Urgent care opened at noon, and Iliana had her heart set on shopping at Black Friday.  In my minimalist blogging years, I extoled the virtues of Buy Nothing Day and urged my readers to “rethink Christmas.”  I encouraged them to make it about more than the mountain of gifts.

And then, in the wee hours of the night, I would make sure that Santa delivered a mountain of gifts to our house.  Because….Christmas….

Back in those days, I also said that only children were not spoiled.  So I was wrong about a lot of things!

Grateful that Urgent Care opened so late, and that an animal bite was not an emergency, I excitedly took my only child to Black Friday.  We scoured the ads ahead of time, and just ended up overwhelmed by it all.  Then I remembered that I had gift cards for Macy’s and Nordstrom’s.  I saw that Kohl’s had a sale on toys, so Iliana agreed that we would look for Beanie Boos there, and if they didn’t have any, we would go to Five Below.

Together, we eagerly hit the mall!

Iliana’s first find was a sequined pillow at Macy’s. She has wanted one for a long time.

Before heading to Nordstrom’s, it was time for some Dipping Dots!

And, of course, a mirror selfie on our way out.

Here is Iliana, all gussied up with her new hair and fashion accessories!

We ended the day with a Happy Meal, and got ready for the next leg of our adventure.

Black Friday, Part 2

While Iliana and I were shopping, Rob texted me, saying that he had done some investigating and found lots of rabbit poop throughout the bilge…and a few newly deposited next to the dog food dish.  His googling told him that rabbits in the wild are very aggressive and territorial.  So it still looked like we were dealing with a non-rabies carrier that was unlikely to spread infection.

We made plans to set a live trap, baited with dog food, and after lunch, I took Iliana to Urgent Care.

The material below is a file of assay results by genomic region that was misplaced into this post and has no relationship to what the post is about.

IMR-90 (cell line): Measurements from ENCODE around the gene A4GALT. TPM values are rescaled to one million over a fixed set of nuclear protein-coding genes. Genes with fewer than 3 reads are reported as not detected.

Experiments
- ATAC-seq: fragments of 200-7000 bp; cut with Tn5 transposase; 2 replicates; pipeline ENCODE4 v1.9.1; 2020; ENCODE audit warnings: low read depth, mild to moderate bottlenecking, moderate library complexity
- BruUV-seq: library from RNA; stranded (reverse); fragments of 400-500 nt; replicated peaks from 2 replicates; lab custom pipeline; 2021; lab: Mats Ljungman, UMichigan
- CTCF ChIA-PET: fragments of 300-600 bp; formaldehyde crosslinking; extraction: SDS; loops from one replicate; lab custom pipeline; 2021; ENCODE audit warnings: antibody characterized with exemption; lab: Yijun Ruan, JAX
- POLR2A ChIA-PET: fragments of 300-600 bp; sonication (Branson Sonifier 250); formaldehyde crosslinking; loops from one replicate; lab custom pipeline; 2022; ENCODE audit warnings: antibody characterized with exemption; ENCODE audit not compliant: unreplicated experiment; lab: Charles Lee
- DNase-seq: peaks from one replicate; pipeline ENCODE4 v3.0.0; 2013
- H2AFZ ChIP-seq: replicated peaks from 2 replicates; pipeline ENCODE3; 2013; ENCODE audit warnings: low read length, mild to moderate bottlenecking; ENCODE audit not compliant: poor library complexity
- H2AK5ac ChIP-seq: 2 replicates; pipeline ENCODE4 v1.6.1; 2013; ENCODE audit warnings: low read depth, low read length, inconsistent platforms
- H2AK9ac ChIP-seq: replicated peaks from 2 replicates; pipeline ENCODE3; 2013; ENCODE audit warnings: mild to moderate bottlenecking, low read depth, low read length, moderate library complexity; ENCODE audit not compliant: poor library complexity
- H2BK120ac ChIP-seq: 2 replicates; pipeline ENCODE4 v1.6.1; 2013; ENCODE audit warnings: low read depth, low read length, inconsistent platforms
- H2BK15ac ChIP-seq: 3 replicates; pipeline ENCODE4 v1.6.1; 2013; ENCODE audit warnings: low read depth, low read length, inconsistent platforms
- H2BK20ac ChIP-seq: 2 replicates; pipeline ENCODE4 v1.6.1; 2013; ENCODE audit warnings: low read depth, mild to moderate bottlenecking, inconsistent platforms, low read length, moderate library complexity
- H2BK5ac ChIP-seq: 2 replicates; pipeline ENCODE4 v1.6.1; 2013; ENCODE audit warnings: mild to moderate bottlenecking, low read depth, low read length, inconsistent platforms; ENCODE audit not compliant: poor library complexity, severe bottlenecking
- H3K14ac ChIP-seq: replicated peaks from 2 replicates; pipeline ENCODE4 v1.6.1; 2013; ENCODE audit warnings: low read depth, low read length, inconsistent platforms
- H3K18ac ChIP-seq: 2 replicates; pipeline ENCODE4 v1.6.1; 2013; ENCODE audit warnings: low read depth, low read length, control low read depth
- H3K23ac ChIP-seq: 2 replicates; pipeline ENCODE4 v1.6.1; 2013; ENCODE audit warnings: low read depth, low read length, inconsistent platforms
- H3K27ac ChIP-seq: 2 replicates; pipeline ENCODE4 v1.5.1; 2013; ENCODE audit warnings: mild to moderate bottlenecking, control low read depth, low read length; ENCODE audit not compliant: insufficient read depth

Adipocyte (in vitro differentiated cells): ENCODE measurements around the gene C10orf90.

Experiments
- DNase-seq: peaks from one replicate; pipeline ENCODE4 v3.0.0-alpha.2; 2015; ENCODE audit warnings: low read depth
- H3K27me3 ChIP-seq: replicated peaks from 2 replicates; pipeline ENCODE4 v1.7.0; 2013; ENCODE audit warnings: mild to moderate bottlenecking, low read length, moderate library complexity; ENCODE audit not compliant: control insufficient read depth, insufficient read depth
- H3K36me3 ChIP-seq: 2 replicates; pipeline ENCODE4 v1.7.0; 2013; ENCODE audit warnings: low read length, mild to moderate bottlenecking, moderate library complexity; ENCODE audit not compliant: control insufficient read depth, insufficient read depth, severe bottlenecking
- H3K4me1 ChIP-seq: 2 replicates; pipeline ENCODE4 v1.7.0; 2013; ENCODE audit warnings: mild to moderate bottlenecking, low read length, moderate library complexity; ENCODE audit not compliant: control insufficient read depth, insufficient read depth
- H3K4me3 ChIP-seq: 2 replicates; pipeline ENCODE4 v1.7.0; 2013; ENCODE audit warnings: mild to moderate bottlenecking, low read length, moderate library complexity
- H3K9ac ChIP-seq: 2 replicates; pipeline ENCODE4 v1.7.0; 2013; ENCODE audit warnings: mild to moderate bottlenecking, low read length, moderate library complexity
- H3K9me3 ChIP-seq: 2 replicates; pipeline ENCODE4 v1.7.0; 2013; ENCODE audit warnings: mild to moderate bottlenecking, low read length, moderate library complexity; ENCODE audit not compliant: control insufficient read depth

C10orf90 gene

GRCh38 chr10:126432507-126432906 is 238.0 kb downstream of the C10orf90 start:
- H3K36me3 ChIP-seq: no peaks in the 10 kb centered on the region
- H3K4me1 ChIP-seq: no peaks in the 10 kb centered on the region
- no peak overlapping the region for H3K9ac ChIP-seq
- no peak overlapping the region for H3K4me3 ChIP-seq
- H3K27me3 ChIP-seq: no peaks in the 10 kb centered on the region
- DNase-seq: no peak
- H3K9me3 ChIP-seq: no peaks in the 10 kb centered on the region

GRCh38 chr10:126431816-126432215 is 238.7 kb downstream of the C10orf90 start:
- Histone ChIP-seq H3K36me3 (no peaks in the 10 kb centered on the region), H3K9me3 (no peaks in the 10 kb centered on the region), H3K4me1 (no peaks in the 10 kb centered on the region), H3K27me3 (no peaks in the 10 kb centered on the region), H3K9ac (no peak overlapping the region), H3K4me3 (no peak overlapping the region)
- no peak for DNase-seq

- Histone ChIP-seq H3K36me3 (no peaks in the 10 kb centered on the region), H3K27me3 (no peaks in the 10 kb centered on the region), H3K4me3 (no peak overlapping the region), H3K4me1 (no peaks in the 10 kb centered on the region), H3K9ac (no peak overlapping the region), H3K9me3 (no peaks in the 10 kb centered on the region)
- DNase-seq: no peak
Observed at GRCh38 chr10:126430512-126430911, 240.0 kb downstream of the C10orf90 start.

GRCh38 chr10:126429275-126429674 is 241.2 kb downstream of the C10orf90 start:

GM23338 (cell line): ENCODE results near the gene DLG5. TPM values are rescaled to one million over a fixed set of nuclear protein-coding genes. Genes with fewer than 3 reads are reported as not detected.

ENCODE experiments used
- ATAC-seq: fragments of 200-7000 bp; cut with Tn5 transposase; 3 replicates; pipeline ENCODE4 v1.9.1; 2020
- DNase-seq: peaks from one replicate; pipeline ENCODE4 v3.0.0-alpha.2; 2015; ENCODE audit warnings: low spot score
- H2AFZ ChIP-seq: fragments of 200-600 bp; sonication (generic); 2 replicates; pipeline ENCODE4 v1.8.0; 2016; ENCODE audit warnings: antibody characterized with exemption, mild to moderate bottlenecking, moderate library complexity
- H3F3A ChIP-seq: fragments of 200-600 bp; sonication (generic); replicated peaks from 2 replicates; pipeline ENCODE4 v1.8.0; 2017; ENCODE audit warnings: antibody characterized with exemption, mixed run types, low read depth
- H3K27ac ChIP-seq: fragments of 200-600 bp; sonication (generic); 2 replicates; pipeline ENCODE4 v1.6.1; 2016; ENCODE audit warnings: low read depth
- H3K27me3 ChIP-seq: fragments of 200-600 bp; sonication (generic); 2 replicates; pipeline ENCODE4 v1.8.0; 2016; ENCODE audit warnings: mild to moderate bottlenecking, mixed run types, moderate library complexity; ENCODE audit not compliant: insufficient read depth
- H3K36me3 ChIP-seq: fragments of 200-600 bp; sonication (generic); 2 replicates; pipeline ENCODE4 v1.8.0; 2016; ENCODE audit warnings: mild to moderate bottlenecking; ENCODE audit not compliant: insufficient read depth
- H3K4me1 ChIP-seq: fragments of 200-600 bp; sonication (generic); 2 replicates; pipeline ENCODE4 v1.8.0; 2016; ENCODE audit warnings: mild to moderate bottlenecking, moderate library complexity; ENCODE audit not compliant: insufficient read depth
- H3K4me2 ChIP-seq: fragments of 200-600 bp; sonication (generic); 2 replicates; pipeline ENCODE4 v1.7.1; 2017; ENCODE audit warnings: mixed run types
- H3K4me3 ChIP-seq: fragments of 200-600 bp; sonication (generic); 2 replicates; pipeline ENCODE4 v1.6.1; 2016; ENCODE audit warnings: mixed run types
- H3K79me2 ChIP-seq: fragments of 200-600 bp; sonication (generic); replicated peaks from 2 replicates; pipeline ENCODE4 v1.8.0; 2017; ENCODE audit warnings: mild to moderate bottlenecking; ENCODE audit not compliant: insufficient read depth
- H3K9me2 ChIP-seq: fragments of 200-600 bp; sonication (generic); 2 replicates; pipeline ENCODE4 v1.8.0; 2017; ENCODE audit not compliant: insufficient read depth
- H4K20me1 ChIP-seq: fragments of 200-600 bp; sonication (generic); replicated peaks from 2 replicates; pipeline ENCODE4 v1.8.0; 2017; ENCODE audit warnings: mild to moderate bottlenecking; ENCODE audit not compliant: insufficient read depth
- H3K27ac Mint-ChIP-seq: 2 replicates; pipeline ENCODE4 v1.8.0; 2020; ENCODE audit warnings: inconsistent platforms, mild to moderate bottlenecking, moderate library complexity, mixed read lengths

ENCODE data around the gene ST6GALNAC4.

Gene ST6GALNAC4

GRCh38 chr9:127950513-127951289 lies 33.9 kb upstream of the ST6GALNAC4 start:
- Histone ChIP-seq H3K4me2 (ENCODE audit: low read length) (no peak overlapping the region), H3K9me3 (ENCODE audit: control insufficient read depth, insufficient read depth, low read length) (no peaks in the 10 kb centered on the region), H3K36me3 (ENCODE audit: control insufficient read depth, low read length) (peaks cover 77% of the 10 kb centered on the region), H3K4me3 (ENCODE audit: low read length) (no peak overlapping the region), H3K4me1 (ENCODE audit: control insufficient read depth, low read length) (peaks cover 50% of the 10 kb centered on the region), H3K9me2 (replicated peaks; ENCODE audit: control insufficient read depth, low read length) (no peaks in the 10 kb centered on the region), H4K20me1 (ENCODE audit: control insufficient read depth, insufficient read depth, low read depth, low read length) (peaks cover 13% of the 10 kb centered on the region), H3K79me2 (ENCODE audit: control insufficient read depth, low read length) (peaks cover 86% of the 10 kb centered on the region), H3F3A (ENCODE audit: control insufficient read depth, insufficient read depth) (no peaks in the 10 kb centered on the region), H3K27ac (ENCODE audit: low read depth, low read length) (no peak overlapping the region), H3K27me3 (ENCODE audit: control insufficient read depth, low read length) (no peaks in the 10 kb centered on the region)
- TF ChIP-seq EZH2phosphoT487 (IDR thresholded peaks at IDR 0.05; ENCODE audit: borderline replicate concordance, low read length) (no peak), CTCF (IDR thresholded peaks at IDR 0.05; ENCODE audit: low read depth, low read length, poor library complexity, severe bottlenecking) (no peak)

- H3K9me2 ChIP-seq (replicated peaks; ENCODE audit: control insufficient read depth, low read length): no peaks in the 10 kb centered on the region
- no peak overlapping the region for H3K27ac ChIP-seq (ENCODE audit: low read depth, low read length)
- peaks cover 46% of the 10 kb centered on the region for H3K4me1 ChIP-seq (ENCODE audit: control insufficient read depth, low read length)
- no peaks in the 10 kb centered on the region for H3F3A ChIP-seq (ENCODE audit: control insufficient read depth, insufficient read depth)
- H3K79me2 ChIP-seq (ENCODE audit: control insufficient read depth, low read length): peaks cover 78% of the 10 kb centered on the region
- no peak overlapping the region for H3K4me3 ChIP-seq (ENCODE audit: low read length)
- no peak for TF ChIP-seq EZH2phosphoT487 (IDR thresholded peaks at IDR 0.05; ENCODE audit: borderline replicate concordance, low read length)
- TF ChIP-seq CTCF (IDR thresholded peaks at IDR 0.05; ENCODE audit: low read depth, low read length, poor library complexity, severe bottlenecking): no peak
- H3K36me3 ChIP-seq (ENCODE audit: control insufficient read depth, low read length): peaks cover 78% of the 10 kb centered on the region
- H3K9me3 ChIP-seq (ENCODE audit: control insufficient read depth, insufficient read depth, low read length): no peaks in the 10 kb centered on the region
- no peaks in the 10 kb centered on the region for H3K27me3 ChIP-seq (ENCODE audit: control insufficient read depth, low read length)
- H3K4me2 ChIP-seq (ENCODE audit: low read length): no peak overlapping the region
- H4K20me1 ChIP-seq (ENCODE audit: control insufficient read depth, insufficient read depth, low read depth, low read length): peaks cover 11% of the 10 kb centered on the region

Iliana had a lot of health problems early in life, but, before this year, she had only been to the doctor twice since we moved to Texas in 2013.  One of those times was for a check-up and vaccines.

When I left my job, Iliana qualified for Medicaid.  We have been navigating the bureaucracy of that, trying to figure out how to keep her current doctor (which we likely will be able to do).  In the meantime, Iliana has been to Urgent Care twice, with pink eye and with an ear infection.

Doctors become very stressed when Iliana needs an antibiotic, because she is already allergic to Penicillin and Clindamyacin.  She had a mild reaction to the first one, and a serious reaction to the second.  For her ear infection, she was given a Penicillin derivative, which did not cause any problems.  That is what I continued giving her, after the bites.

So off we were, to our third Urgent Care visit, the day after Thanksgiving.  I expected it to be quick, which maybe a Tetanus shot, but not much else.

Of course I had to tell the story about how she got bitten by a feral rabbit in our home.

I told the story to the receptionist when we checked in.

And the nurse who took Ili’s vitals and triaged us.  She was very concerned, and said that this sounded like a rabid animal, and we may need to go to the ER.  She said she would be right back.